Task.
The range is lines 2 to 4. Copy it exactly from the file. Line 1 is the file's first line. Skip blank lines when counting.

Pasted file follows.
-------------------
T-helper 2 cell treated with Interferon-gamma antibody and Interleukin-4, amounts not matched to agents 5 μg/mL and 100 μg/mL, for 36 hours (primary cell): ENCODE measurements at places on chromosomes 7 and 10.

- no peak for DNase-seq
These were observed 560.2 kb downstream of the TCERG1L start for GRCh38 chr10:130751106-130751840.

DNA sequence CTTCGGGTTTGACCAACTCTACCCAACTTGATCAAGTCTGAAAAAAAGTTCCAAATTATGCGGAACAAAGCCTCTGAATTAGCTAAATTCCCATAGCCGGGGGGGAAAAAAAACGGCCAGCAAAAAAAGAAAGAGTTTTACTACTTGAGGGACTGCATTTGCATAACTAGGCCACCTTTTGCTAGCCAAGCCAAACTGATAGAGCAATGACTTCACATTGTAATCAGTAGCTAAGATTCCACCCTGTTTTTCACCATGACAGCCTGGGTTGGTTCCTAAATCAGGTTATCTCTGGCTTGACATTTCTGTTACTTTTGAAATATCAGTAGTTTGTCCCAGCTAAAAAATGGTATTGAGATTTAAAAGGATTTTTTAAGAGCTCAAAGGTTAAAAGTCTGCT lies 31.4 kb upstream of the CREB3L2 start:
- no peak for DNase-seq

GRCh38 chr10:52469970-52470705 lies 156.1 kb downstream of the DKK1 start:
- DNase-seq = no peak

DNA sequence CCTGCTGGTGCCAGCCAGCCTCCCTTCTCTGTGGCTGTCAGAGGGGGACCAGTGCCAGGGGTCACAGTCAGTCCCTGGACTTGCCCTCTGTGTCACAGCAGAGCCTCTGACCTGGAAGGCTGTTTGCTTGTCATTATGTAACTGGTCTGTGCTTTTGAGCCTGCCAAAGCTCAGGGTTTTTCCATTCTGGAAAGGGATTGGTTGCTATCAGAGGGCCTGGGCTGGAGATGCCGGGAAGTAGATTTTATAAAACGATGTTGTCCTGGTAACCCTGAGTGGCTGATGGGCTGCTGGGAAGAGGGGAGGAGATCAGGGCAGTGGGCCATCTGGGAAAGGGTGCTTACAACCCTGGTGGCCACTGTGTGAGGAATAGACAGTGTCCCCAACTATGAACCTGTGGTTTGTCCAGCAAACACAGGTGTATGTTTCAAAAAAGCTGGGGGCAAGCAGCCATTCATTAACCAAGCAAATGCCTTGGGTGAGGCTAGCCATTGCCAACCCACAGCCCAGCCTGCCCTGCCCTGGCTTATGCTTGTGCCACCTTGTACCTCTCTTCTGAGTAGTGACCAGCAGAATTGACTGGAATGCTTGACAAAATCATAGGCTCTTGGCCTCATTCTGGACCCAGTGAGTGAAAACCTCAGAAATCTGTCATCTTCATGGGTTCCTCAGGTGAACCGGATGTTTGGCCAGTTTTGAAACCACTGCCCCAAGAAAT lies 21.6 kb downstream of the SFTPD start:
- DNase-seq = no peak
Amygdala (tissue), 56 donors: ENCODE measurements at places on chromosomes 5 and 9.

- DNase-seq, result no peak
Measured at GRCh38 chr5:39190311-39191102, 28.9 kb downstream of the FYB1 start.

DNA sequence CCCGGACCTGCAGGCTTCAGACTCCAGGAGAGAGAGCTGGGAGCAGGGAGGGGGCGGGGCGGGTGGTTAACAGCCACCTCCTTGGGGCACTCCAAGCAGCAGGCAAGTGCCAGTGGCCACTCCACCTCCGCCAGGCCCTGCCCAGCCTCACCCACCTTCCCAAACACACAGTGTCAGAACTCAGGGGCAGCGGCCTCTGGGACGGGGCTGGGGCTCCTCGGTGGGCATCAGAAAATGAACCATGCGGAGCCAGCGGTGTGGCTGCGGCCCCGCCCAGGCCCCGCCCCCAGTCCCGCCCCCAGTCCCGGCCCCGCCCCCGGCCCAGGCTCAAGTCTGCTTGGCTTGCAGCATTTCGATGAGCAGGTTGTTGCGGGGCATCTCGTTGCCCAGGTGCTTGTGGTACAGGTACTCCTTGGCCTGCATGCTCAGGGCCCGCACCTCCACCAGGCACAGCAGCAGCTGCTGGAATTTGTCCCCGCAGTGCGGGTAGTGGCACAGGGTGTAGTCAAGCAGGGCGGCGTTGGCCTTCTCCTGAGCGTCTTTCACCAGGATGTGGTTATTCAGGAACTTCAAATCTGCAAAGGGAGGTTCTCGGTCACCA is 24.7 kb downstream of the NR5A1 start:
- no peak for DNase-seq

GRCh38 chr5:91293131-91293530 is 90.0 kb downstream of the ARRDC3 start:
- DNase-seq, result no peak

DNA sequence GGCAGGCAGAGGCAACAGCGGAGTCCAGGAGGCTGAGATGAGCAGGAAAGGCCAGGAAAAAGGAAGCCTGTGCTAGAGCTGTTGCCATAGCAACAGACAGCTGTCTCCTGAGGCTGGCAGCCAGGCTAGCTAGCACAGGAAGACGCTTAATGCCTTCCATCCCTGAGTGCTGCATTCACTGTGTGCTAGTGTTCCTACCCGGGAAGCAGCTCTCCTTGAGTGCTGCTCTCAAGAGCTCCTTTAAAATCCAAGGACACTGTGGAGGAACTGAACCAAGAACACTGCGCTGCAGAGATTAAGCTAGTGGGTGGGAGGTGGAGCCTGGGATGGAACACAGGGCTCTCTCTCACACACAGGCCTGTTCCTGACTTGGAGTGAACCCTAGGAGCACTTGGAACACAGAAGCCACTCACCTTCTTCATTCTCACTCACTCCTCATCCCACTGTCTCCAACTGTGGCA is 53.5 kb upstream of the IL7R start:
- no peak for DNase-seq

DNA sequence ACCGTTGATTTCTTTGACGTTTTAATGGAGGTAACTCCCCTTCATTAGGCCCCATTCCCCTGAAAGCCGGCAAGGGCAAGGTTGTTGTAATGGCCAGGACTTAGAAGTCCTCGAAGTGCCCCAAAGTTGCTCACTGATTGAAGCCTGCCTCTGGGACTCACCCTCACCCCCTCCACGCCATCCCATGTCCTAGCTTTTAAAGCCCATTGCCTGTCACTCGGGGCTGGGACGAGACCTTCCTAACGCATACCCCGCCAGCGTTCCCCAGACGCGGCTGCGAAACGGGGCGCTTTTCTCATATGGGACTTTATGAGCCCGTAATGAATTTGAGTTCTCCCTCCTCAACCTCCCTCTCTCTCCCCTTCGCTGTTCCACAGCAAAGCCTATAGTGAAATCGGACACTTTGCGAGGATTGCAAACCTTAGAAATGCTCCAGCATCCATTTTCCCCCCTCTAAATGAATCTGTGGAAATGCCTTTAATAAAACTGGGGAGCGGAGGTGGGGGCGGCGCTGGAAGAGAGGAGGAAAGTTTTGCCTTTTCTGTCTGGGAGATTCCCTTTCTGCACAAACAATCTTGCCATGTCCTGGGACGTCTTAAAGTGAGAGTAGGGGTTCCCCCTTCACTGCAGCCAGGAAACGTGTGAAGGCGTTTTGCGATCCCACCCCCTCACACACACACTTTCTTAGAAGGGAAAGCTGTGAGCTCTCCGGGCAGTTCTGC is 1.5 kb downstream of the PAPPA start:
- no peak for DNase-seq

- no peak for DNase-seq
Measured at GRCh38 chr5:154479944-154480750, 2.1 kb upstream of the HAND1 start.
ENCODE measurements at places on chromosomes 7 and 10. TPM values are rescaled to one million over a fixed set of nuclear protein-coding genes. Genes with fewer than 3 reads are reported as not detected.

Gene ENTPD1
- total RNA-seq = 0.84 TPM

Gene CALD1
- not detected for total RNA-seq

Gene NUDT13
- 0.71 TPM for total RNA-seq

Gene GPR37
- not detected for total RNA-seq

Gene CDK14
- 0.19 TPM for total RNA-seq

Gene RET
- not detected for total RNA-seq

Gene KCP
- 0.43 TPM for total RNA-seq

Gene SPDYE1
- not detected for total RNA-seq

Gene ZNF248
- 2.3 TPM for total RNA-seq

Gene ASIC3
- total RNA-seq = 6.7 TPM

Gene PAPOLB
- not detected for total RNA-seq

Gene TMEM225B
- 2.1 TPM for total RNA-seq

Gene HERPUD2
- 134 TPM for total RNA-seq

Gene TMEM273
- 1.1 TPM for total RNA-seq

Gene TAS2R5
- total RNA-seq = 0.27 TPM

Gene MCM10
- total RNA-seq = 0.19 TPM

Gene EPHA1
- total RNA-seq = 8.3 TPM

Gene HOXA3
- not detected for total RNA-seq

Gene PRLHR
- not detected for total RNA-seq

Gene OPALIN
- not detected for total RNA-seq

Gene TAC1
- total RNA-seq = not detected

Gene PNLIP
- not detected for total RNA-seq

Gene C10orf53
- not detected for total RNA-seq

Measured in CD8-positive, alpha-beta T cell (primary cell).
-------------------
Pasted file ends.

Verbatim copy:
- no peak for DNase-seq
These were observed 560.2 kb downstream of the TCERG1L start for GRCh38 chr10:130751106-130751840.

DNA sequence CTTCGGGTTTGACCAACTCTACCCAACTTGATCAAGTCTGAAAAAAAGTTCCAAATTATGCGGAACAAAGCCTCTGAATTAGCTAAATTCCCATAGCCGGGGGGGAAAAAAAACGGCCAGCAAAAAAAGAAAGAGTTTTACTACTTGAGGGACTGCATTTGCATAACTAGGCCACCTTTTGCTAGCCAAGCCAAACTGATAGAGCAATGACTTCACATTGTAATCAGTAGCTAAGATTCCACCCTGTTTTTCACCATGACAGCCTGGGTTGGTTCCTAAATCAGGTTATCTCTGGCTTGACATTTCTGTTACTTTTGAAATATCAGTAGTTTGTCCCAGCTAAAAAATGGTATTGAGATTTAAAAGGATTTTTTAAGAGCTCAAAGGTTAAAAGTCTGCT lies 31.4 kb upstream of the CREB3L2 start: